Expanded Clinical Evaluation of Lovastatin (EXCEL) study results. Effect of patient characteristics on lovastatin-induced changes in plasma concentrations of lipids and lipoproteins.
BACKGROUND: Lovastatin produces consistent dose-related reductions in plasma levels of low density lipoprotein (LDL) cholesterol along with variable decreases in triglycerides and increases in high density lipoprotein (HDL) cholesterol. Patient characteristics from the Expanded Clinical Evaluation of Lovastatin (EXCEL) study were examined to determine their association with the magnitude of lovastatin-induced changes in these lipids and lipoproteins. METHODS AND RESULTS: After a baseline period consisting of dietary therapy, 8,245 patients with moderate hypercholesterolemia were randomized to five groups that received 48 weeks of treatment with either placebo or daily doses of lovastatin ranging from 20 to 80 mg. By use of linear statistical models, 20 different patient characteristics were examined for modification of the dose-dependent responses observed. For LDL cholesterol, the following were associated with enhanced lowering (p less than 0.05; percent changes are placebo-corrected, adjusted mean changes from baseline for the 80-mg/day lovastatin group): full drug compliance (-41.9%) versus 80% compliance (-20.3%); an age of 65 (-43.4%) versus 45 years (-38.1%) for women; white race (-40.9%) versus black race (-38.0%); and 4.5-kg weight gain (-42.6%) versus 4.5-kg weight loss (-37.9%). Similar relations for enhanced triglyceride lowering were found with older age and weight gain. Patients with initially low HDL cholesterol (less than 0.91 mmol/l) and high triglycerides (greater than 2.26 mmol/l) had enhanced responses for these parameters: placebo-corrected percent changes at 80 mg/day were -27.4% for triglycerides and +12.3% for HDL cholesterol. CONCLUSIONS: Overall, patient characteristics had very little impact of clinical importance on the dose-dependent LDL cholesterol lowering found with lovastatin. In patients with initially high levels of triglycerides and low levels of HDL cholesterol, the elevation of HDL cholesterol produced by lovastatin appears to be enhanced.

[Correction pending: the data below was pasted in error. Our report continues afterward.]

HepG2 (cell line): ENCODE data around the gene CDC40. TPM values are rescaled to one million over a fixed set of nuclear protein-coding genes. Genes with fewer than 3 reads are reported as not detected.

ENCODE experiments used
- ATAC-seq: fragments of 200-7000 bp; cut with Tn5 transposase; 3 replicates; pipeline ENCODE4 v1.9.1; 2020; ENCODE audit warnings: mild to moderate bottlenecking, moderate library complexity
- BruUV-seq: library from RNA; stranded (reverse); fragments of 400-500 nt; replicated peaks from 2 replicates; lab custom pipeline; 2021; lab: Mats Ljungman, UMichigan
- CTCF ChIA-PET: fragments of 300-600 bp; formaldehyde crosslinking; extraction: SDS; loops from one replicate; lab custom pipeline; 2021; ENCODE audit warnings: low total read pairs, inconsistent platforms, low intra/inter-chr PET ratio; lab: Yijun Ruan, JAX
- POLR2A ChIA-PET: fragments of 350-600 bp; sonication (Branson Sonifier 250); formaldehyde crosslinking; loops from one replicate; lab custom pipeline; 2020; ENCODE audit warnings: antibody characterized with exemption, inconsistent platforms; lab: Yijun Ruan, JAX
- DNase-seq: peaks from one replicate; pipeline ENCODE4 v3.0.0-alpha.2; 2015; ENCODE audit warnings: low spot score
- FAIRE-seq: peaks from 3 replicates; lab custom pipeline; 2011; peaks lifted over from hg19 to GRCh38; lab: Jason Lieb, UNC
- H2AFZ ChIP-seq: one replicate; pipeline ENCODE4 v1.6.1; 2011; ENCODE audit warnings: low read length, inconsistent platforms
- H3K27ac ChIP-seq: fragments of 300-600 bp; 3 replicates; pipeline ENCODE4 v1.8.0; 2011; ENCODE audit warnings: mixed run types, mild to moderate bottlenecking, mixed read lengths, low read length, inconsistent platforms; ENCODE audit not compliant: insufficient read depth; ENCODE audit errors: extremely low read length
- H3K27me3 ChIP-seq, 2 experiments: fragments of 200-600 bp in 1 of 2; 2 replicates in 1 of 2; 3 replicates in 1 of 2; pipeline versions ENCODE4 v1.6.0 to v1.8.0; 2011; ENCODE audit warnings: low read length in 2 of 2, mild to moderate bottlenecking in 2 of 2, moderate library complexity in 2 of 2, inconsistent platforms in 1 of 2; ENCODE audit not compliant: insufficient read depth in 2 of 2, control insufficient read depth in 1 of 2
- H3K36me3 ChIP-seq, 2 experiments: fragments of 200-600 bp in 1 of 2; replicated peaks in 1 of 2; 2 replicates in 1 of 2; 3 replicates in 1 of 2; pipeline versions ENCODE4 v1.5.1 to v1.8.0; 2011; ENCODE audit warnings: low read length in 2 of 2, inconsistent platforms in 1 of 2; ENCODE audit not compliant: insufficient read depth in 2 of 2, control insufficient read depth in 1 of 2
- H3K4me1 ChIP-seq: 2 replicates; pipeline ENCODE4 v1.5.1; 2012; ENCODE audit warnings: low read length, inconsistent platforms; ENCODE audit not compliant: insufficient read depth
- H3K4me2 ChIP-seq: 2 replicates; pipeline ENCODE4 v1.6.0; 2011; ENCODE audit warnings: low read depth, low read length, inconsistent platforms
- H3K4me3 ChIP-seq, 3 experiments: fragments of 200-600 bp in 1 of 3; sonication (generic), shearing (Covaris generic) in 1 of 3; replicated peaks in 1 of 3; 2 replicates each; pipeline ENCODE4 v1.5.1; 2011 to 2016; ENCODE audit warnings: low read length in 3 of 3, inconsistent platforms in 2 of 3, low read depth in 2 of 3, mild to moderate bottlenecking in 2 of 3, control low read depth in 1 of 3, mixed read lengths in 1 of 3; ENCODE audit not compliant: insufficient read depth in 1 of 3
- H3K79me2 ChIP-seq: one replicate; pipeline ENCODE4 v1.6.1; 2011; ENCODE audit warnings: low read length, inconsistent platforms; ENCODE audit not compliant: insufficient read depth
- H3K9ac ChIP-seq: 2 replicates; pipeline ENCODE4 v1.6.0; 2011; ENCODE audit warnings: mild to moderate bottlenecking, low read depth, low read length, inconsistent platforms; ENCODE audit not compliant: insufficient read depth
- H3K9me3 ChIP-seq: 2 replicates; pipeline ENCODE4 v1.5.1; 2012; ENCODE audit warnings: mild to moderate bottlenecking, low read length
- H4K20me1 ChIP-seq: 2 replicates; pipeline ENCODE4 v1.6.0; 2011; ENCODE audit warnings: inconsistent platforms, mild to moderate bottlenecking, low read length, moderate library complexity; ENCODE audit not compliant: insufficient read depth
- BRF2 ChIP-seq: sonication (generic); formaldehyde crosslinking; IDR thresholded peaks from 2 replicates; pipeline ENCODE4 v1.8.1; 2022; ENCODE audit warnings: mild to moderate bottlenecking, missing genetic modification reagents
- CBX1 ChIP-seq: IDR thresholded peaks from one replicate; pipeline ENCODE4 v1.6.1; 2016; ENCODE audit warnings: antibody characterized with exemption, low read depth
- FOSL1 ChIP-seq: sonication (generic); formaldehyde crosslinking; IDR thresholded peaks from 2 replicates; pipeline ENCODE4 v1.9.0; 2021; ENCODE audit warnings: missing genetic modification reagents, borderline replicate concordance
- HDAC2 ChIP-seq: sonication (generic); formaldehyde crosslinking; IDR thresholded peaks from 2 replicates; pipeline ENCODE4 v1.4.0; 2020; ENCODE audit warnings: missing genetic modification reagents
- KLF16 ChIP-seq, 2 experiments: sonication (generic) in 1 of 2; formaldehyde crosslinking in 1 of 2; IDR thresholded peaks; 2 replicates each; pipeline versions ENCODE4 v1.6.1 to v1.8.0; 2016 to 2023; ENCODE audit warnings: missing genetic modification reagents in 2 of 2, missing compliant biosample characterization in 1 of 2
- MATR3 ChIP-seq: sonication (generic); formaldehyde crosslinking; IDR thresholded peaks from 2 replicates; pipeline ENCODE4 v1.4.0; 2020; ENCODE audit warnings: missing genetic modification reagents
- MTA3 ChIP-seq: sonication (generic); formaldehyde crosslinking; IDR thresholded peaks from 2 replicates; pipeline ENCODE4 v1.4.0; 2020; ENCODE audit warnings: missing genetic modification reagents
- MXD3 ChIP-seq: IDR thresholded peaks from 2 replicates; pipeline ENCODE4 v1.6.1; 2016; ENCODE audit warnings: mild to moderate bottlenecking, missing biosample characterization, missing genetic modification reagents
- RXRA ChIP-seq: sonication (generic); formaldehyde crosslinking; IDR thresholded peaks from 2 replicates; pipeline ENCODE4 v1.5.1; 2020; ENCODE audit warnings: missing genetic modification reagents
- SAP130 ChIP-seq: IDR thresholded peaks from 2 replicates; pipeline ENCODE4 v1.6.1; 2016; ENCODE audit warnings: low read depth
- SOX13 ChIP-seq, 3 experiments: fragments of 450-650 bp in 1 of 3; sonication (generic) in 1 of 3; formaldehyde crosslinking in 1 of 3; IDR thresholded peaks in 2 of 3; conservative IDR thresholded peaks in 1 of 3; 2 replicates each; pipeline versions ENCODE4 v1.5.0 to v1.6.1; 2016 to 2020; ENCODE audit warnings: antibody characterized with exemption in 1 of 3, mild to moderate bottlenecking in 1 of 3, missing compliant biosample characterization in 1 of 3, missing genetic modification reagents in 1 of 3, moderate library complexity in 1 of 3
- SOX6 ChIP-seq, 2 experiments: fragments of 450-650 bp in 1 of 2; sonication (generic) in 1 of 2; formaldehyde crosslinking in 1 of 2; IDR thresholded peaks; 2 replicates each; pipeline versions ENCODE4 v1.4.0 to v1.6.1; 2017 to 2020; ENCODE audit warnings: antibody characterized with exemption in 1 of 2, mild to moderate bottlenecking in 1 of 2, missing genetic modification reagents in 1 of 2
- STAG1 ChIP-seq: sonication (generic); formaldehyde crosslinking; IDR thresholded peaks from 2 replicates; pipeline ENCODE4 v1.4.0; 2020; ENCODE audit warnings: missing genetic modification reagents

Shear, CL; Franklin, FA; Stinnett, S; Hurley, DP; Bradford, RH; Chremos, AN; Nash, DT; Langendorfer, A
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